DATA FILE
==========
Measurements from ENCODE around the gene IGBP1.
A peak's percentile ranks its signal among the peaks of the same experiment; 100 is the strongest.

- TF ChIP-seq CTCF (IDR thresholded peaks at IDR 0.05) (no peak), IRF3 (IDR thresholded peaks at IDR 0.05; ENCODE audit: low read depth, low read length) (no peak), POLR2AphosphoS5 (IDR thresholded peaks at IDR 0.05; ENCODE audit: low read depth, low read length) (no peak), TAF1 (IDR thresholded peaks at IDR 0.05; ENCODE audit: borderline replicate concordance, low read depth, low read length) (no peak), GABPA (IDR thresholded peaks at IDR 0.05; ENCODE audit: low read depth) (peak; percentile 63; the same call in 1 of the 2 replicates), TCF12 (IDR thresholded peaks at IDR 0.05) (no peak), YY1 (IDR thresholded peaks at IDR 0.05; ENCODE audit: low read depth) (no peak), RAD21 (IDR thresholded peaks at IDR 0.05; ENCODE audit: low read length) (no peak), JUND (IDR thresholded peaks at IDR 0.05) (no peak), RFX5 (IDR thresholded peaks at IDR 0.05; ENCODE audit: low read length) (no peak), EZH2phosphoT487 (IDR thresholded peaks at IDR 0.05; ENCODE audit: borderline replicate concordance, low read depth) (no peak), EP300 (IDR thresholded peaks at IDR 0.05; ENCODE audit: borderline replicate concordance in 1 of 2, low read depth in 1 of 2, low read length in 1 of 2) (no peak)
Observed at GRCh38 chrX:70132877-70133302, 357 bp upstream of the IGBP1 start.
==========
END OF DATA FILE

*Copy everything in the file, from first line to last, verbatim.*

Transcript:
Measurements from ENCODE around the gene IGBP1.
A peak's percentile ranks its signal among the peaks of the same experiment; 100 is the strongest.

- TF ChIP-seq CTCF (IDR thresholded peaks at IDR 0.05) (no peak), IRF3 (IDR thresholded peaks at IDR 0.05; ENCODE audit: low read depth, low read length) (no peak), POLR2AphosphoS5 (IDR thresholded peaks at IDR 0.05; ENCODE audit: low read depth, low read length) (no peak), TAF1 (IDR thresholded peaks at IDR 0.05; ENCODE audit: borderline replicate concordance, low read depth, low read length) (no peak), GABPA (IDR thresholded peaks at IDR 0.05; ENCODE audit: low read depth) (peak; percentile 63; the same call in 1 of the 2 replicates), TCF12 (IDR thresholded peaks at IDR 0.05) (no peak), YY1 (IDR thresholded peaks at IDR 0.05; ENCODE audit: low read depth) (no peak), RAD21 (IDR thresholded peaks at IDR 0.05; ENCODE audit: low read length) (no peak), JUND (IDR thresholded peaks at IDR 0.05) (no peak), RFX5 (IDR thresholded peaks at IDR 0.05; ENCODE audit: low read length) (no peak), EZH2phosphoT487 (IDR thresholded peaks at IDR 0.05; ENCODE audit: borderline replicate concordance, low read depth) (no peak), EP300 (IDR thresholded peaks at IDR 0.05; ENCODE audit: borderline replicate concordance in 1 of 2, low read depth in 1 of 2, low read length in 1 of 2) (no peak)
Observed at GRCh38 chrX:70132877-70133302, 357 bp upstream of the IGBP1 start.